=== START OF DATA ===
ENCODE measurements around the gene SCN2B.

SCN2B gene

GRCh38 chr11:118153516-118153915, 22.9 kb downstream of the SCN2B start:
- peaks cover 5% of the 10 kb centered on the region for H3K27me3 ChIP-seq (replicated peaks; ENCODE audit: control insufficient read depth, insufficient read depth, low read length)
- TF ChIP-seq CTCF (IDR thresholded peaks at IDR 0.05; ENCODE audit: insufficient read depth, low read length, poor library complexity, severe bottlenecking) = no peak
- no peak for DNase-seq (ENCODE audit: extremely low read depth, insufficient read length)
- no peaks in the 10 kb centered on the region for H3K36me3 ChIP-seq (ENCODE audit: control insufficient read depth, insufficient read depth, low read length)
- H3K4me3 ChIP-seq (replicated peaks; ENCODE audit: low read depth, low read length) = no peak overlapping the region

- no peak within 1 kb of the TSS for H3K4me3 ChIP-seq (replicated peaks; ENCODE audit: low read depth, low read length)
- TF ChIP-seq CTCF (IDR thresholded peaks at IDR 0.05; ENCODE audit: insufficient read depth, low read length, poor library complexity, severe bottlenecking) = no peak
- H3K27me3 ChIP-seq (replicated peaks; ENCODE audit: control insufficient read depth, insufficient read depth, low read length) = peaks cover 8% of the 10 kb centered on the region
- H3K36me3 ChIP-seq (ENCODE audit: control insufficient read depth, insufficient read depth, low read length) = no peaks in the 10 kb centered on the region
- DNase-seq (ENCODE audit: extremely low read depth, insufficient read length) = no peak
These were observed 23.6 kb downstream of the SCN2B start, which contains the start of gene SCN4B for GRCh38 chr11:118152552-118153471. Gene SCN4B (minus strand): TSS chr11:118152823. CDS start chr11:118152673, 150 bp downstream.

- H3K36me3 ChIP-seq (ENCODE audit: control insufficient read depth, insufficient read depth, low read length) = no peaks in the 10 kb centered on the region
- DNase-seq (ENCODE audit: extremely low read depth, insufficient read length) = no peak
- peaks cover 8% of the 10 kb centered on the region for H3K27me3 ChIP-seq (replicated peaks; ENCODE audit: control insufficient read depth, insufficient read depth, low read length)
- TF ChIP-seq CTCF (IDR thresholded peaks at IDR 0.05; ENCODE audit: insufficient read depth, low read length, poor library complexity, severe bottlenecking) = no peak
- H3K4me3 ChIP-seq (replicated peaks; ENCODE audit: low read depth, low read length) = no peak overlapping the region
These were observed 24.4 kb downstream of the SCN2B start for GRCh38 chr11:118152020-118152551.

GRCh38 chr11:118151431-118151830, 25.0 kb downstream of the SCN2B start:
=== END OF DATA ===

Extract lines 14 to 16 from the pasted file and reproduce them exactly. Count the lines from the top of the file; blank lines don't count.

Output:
These were observed 23.6 kb downstream of the SCN2B start, which contains the start of gene SCN4B for GRCh38 chr11:118152552-118153471. Gene SCN4B (minus strand): TSS chr11:118152823. CDS start chr11:118152673, 150 bp downstream.

- H3K36me3 ChIP-seq (ENCODE audit: control insufficient read depth, insufficient read depth, low read length) = no peaks in the 10 kb centered on the region
- DNase-seq (ENCODE audit: extremely low read depth, insufficient read length) = no peak